The experience with Ubuntu and Debian stable releases is pretty similar: A solid release every 2 years that's supported for a few years. (While Ubuntu in theory releases every 6 months, their non-LTS releases are effectively betas: They're often unstable, only have 9 months of support, etc. I wouldn't recommend them to anyone not actively participating in Ubuntu the development community). Ubuntu has better integration of non-free drivers, which may be important if you have hardware that requires them. But it's also the case that most bugs I experience when using Ubuntu are Ubuntu-specific issues, especially on servers (in part because Ubuntu has a bunch of "cloud management" stuff pre-installed that is definitely a regression if you're not using Canonical's cloud management products).

      See more
      Marcel Kornegoor
      Marcel Kornegoor
      CTO at AT Computing · | 5 upvotes · 102K views
      atAT ComputingAT Computing
      Python
      Python
      Chef
      Chef
      Puppet Labs
      Puppet Labs
      Ansible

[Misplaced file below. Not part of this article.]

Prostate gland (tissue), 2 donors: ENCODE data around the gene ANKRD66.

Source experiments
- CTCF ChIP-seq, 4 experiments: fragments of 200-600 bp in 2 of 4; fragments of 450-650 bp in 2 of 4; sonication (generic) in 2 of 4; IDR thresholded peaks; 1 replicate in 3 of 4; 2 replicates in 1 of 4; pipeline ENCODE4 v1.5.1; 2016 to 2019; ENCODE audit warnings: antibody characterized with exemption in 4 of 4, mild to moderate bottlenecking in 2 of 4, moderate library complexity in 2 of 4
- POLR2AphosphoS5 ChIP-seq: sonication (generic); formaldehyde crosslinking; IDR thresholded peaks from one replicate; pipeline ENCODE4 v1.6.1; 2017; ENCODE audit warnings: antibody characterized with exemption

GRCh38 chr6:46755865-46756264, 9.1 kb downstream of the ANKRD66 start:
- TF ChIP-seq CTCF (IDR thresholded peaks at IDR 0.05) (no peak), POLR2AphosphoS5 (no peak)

Ansible
      Google Compute Engine
      Google Compute Engine
      Kubernetes
      Kubernetes
      Docker
      Docker
      GitHub
      GitHub
      VirtualBox
      VirtualBox
      Jenkins
      Jenkins
      Visual Studio Code
      Visual Studio Code
      Fedora
      Fedora
      Red Hat Enterprise Linux
      Red Hat Enterprise Linux
      Debian
      Debian
      CentOS
      CentOS
      Ubuntu
      Ubuntu
      Linux
      Linux
      #ATComputing

      Since #ATComputing is a vendor independent Linux and open source specialist, we do not have a favorite Linux distribution. We mainly use Ubuntu , Centos Debian , Red Hat Enterprise Linux and Fedora during our daily work. These are also the distributions we see most often used in our customers environments.

      For our #ci/cd training, we use an open source pipeline that is build around Visual Studio Code , Jenkins , VirtualBox , GitHub , Docker Kubernetes and Google Compute Engine.

      For #ServerConfigurationAndAutomation, we have embraced and contributed to Ansible mainly because it is not only flexible and powerful, but also straightforward and easier to learn than some other (open source) solutions. On the other hand: we are not affraid of Puppet Labs and Chef either.

      Currently, our most popular #programming #Language course is Python . The reason Python is so popular has to do with it's versatility, but also with its low complexity. This helps sysadmins to write scripts or simple programs to make their job less repetitive and automating things more fun. Python is also widely used to communicate with (REST) API's and for data analysis.

      See more
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      iOS

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        CoreOS
        Windows logo

        Windows